Joe Lewis, Deputy Research Director, BARB recently presented on engaging young people in panel research at the 2016 ASI conference in Budapest.
The session titled ‘Measurement: The Appliance of Science’ featured a number of speakers discussing the challenges facing television measurement, particularly where young audiences are concerned.
While it is exciting to consider the growing number of data sources and methods, Joe warned against overlooking the viewers themselves. Through a number of vlogs, interviews and children’s drawings, Joe demonstrated how young people know how to say exactly how they feel.
The findings came from two studies he and Research Manager Sonja Ajdin commissioned earlier this year. One, focusing on children, was conducted by MTM while the other, looking at young people aged 16-24, was carried out in conjunction with Fresh Minds. Separating the research into these two categories was the first vital decision, the second was to consider the respondents as those who were new to BARB and those who were ex-panel members.
Joe presented findings from three important areas of the research.
- Young people’s attitudes towards research
- How to maintain engagement with young respondents
- How young people felt about being measured
Altruism and a sense of purpose appeared to be very important to the young adults interviewed, more so than financial or personal gain.
“When I was on the BARB panel I did feel like I was doing something important and giving back.”
Ex -BARB, female, 22-24
Indeed, many of those interviewed expressed they would be happy to take part once it had been explained that doing so could lead to their demographic being better represented. Children also appreciated being told the purpose of the research and both groups were keen to help if it meant improving programming.
“I would take part in a panel like this because I feel like I am doing something good and helping out.”
Fresh, female, 16-18
However, maintaining this interest in panel research was a different challenge. Measurement on computer devices was felt to be particularly intrusive and often the reason for young adults wanting to leave the panel. Measuring the TV set appeared to be more accepted although some felt there was room for improvement.
When asked how registration and participation could be improved, answers ranged from having a more attractive remote or an app to voice, finger print or facial recognition. Not surprisingly, feedback across the board favoured a more passive form of registration.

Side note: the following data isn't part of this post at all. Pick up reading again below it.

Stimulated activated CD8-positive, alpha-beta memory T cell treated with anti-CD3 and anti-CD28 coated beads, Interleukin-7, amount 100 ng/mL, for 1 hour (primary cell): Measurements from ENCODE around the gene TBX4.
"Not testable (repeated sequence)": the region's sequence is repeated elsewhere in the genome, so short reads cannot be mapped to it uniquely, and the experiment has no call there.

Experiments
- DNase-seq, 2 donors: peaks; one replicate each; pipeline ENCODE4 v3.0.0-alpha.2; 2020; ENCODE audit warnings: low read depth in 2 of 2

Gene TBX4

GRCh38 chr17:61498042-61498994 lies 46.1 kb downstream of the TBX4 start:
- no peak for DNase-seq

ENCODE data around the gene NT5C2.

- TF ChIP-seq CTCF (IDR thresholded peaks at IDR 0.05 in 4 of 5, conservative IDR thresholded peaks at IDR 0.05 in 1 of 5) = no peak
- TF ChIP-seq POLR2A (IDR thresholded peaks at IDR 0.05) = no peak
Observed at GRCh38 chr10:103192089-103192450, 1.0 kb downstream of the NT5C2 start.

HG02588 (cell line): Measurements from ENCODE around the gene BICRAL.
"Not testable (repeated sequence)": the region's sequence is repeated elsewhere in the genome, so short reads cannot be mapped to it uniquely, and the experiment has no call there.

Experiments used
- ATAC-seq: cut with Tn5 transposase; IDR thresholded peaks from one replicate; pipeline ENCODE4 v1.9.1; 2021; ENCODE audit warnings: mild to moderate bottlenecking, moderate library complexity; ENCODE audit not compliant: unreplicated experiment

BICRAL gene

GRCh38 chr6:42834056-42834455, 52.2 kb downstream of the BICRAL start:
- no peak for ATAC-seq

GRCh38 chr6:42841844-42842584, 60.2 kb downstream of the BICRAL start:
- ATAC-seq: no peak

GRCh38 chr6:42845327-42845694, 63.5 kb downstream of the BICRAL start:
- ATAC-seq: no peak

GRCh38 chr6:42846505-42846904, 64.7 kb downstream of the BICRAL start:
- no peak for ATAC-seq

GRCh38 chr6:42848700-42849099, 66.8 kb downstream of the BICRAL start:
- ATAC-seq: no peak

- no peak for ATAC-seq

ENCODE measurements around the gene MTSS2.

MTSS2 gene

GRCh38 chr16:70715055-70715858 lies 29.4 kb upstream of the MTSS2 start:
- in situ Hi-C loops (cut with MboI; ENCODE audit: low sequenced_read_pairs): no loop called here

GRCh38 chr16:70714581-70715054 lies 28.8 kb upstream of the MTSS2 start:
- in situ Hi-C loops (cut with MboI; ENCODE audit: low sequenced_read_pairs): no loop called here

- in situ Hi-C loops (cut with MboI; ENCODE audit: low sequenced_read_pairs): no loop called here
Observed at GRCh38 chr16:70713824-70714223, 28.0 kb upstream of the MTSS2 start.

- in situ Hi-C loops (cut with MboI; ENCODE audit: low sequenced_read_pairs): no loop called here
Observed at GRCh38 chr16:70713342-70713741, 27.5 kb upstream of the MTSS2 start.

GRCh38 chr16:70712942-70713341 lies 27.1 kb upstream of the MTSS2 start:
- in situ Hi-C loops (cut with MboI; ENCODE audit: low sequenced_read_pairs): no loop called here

In order to conduct the research, the young adults were asked to download a ‘dummy’ app on their smartphones to measure their online television viewing. Respondents generally reacted positively to this and were open to sharing their data. However, this was after it had been explained that it would not interfere with their privacy and security of other information or their housemates. That the app took up little data, was easy to download and did not ‘pop up’ frequently was also an important factor to it being accepted.
While children were not asked to install any apps on personal devices, it is interesting to note that they were not adverse to being monitored as they are already used to parental control.
Joe concluded his presentation by identifying four key points to consider for involving young people in panel measurement.
- Participation and logging in must be effortless: a mixed method approach could be helpful.
- Clear communication surrounding data collection and privacy: knowing their privacy is important and having access to ‘white lists’ will make respondents more comfortable.
- A transparent rewards system: make it easy for panel members to track their rewards and perhaps introduce a gaming element to collecting points.
- Create a space to strengthen the BARB community: a dedicated space either online or an app that allows panel members to find out more about the panel and how their data is used.
More details about the studies BARB commissioned on engaging young people in panel measurement will be released in the coming months. Sonja Ajdin will also be presenting further findings with Fresh Minds at the Market Research Society’s Kids & Youth Research – engaging kids, teens and families conference in January.
While BARB continues towards a hybrid measurement system, which harnesses device based data, panel data is still at the core our system. As Joe Lewis stated in his presentation and reiterated in the panel session that followed, there is a lot to love about new data but we need to engage and understand “real people”.
After all, no computer could give you this sort of feedback…
Charlotte Martin, Communications Executive, BARB